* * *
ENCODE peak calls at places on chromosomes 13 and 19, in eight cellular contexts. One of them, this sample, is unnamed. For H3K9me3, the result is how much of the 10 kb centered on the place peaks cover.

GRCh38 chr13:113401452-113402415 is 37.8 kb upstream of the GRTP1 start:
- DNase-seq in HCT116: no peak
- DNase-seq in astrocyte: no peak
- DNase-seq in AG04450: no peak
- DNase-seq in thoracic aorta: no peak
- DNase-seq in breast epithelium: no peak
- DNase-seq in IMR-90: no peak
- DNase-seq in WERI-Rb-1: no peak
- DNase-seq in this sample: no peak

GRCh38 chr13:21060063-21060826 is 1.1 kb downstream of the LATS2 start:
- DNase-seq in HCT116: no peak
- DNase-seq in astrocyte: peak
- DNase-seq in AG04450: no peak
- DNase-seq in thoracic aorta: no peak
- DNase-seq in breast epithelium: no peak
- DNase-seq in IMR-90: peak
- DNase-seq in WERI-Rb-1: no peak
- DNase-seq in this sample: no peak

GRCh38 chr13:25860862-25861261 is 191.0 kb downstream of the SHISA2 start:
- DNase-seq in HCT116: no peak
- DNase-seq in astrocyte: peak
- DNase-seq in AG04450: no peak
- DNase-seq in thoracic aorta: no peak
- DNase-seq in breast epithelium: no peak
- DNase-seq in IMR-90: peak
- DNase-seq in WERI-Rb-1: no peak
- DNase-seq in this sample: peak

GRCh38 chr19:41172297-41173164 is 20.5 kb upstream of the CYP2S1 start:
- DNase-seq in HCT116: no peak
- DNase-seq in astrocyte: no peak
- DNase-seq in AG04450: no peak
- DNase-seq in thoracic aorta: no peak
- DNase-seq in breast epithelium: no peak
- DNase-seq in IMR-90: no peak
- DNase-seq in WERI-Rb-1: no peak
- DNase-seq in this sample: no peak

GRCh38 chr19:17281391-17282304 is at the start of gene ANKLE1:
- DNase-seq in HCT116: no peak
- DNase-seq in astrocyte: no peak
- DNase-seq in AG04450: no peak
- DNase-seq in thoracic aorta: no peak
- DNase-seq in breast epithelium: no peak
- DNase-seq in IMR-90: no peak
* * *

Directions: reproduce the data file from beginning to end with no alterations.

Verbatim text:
ENCODE peak calls at places on chromosomes 13 and 19, in eight cellular contexts. One of them, this sample, is unnamed. For H3K9me3, the result is how much of the 10 kb centered on the place peaks cover.

GRCh38 chr13:113401452-113402415 is 37.8 kb upstream of the GRTP1 start:
- DNase-seq in HCT116: no peak
- DNase-seq in astrocyte: no peak
- DNase-seq in AG04450: no peak
- DNase-seq in thoracic aorta: no peak
- DNase-seq in breast epithelium: no peak
- DNase-seq in IMR-90: no peak
- DNase-seq in WERI-Rb-1: no peak
- DNase-seq in this sample: no peak

GRCh38 chr13:21060063-21060826 is 1.1 kb downstream of the LATS2 start:
- DNase-seq in HCT116: no peak
- DNase-seq in astrocyte: peak
- DNase-seq in AG04450: no peak
- DNase-seq in thoracic aorta: no peak
- DNase-seq in breast epithelium: no peak
- DNase-seq in IMR-90: peak
- DNase-seq in WERI-Rb-1: no peak
- DNase-seq in this sample: no peak

GRCh38 chr13:25860862-25861261 is 191.0 kb downstream of the SHISA2 start:
- DNase-seq in HCT116: no peak
- DNase-seq in astrocyte: peak
- DNase-seq in AG04450: no peak
- DNase-seq in thoracic aorta: no peak
- DNase-seq in breast epithelium: no peak
- DNase-seq in IMR-90: peak
- DNase-seq in WERI-Rb-1: no peak
- DNase-seq in this sample: peak

GRCh38 chr19:41172297-41173164 is 20.5 kb upstream of the CYP2S1 start:
- DNase-seq in HCT116: no peak
- DNase-seq in astrocyte: no peak
- DNase-seq in AG04450: no peak
- DNase-seq in thoracic aorta: no peak
- DNase-seq in breast epithelium: no peak
- DNase-seq in IMR-90: no peak
- DNase-seq in WERI-Rb-1: no peak
- DNase-seq in this sample: no peak

GRCh38 chr19:17281391-17282304 is at the start of gene ANKLE1:
- DNase-seq in HCT116: no peak
- DNase-seq in astrocyte: no peak
- DNase-seq in AG04450: no peak
- DNase-seq in thoracic aorta: no peak
- DNase-seq in breast epithelium: no peak
- DNase-seq in IMR-90: no peak